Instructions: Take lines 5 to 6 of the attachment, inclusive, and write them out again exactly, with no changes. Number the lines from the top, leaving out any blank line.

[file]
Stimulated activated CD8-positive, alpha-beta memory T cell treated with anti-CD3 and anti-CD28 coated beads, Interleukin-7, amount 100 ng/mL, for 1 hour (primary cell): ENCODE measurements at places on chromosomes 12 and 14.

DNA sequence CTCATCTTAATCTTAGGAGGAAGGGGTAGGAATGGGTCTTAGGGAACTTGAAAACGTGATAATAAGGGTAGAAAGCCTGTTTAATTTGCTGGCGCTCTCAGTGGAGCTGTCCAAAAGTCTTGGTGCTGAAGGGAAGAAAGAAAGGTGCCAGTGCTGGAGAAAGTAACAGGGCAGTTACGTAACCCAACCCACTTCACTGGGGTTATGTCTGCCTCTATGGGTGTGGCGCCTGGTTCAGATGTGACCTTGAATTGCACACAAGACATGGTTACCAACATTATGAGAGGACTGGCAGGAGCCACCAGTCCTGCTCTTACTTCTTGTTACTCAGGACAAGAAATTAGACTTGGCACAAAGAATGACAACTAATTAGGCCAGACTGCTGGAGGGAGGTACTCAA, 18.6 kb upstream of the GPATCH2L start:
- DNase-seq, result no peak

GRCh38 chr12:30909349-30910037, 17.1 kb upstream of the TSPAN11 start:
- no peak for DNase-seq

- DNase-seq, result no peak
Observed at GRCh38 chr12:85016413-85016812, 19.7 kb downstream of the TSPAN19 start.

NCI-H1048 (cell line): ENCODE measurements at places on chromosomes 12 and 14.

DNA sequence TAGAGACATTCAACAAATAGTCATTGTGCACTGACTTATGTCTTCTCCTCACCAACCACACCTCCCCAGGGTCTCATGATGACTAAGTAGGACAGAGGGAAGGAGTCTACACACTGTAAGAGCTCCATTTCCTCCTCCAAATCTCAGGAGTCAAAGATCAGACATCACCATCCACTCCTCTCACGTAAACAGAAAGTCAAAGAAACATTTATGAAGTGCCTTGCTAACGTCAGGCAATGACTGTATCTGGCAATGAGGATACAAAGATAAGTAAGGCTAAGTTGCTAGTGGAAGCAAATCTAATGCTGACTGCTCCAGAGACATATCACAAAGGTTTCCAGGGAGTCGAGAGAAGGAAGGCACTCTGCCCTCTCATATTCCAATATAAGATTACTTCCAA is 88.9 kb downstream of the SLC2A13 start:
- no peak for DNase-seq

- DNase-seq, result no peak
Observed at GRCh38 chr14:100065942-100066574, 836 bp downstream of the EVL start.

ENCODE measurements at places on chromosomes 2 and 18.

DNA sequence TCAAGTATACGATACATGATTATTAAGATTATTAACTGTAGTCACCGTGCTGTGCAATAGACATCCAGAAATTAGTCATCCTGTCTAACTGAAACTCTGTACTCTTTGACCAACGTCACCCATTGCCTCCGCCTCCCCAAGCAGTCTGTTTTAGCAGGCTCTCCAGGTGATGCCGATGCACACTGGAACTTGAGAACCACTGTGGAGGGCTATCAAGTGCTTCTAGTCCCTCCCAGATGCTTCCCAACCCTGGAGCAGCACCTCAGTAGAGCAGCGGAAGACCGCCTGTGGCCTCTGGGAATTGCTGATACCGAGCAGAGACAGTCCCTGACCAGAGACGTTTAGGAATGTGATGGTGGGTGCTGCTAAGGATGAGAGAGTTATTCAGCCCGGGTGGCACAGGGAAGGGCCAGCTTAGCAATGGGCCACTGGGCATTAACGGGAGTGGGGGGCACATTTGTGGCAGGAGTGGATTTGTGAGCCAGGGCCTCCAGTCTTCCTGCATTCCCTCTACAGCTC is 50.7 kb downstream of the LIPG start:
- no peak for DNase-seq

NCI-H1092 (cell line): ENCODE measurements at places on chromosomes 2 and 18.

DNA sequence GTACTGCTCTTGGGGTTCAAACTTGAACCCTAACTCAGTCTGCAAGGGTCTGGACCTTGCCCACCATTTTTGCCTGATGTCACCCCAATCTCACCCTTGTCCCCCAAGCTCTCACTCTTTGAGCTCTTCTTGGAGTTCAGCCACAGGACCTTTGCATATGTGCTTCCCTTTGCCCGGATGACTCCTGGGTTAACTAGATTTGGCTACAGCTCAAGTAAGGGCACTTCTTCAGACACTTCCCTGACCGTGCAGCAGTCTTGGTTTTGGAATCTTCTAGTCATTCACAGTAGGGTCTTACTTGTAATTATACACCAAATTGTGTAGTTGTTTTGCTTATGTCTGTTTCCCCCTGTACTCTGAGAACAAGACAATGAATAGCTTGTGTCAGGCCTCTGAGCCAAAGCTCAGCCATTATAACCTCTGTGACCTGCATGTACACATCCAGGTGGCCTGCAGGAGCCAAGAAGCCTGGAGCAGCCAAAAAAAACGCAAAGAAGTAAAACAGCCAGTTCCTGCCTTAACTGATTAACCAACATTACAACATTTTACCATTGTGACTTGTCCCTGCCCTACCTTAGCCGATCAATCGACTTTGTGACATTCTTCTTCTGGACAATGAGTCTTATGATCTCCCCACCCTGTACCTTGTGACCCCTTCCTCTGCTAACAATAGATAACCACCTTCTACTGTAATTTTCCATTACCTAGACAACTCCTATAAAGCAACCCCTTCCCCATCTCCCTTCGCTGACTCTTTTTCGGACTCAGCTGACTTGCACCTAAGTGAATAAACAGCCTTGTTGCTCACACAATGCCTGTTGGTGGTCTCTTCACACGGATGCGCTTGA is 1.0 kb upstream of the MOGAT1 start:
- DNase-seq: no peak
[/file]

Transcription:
- no peak for DNase-seq

- DNase-seq, result no peak